5. For every negative story, we need 6 positive stories to break even. It’s easy to see how many people are so depressed when you listen to the news. Every story is so negative. It gets to the point where you never want to watch the news again. Negativity sells. This is why it is so important to get positive agriculture stories out there. We may not see an increase in corn prices because we blogged about the new calves that were born last night, or about how a combine works, but is that the only reason to blog? We need to get so many good stories about agriculture out there that we are the first choice on search engines when someone is asking why a goat eats cans.

4. We have awesome stories. I loved a point that Bruce Vincent made. He talked about how we are not perfect, but we have great stories to tell. He also stated that, “Rural cultures need a trusted ‘human face’ to share our story…that story is yours.” How much more convincing do we need? I would love it if more farmers were tweeting or sending Facebook updates from their fields, barns, and pastures. I want to hear the stories as much as anyone. When our consumers are ready to hear, give them something to read!

3. You’ll never know when you’ll need someone in your network. This was a major point made by Thom Singer. We never know when we meet someone how they will impact our lives. I know that the people I hung out with before and after the conference have made a huge impact on me already. They are my mentors and my peers. It is important to keep up those relationships, because you never know when you might need them.

2. We cannot attack others in agriculture because they don’t do it our way. Nothing makes me upset more than agvocates putting down other agvocates because they do things differently. Why perpetuate the negative stories or assumptions when you have such an awesome positive story to tell? When agvocates let their differences take over, they lose out on relationships with some pretty darn good people.

1. Building relationships takes time and work, but it is worth it! I joined Twitter 2 years ago so I could participate in AgChat on Tuesday nights. I met some pretty fun people because of those chats, and gained a lot of new social media friends. That led to my very first AgChat conference, and regional event held in Minnesota…which ultimately led to attending the Cultivate and Connect conference in Austin. It was easy to work on those relationships, as I would encounter them regularly during chats or when posting about my farm. We were challenged by Thom Singer to work on our relationships, and be the one to reach out and say ‘hello’. Be prepared, my friends. I’m looking forward to more conversations, and building more relationships with both #AgNerds and consumers.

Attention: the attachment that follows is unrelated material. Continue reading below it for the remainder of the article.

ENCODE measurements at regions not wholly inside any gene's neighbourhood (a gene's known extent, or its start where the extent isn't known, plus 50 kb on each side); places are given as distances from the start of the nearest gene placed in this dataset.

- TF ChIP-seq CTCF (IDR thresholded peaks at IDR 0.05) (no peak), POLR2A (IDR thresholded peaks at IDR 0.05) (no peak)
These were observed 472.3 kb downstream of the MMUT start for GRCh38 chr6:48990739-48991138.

I’d like to thank the AgChat Foundation board for working so hard at making this conference a positive experience!

The "Bat Bridge" in Austin, Texas. 1.5 million Mexican Tailless Bats live there!
The “Bat Bridge” in Austin, Texas. 1.5 million Mexican Tailless Bats live there!

 

Love Is….

I had the awesome opportunity to attend the AgChat Cultivate and Connect conference in Austin, Texas this week. However, that meant for the first time in 26 years, Jonathan and I would not be spending our wedding anniversary together. I was so worried about my flying by myself for the first time ever, that I forgot to even pick up an anniversary card. It is something that has really bothered me this week.

When the conference concluded on Friday, I headed up to my hotel room, and met one of the desk clerks who said she just put something in my room. I opened the door, and there was a beautiful bouquet of flowers from Jonathan! Missing him even more, I burst into happy tears. I’m sappy that way, I know.  I called him, and started crying on the phone right away, to which he replied, “oh, you must have gotten the flowers!” Yep, he knows me!

The flower arrangement is beautiful! It is a mix of flowers that, individually, are pretty. Together, they are gorgeous. It’s sort of like our marriage…and the quote below. Jonathan and I are individuals, but together, we are stronger.

I love you, Jonathan!

CarolynCares Love Is

Why Minnesotans Should Be Wary of the EPA’s Rule

I live in Minnesota, land of 10,000 lakes. Or, more precisely, 11,842 lakes that are 10 acres or larger, 6564 natural streams and rivers, and 10.6 million acres of wetlands. (source: MN DNR) Water is a big deal in Minnesota, not only for the impact on agriculture, but also as a major source of recreation and revenue from those activities. Our outdoor industry is so important, that we have a state law in effect that schools cannot start until after Labor Day so that families can enjoy one more weekend at their favorite resort or lake. There are a few exceptions, but the residents of those districts are split on whether or not it’s a good thing to start school before the last long weekend of the summer.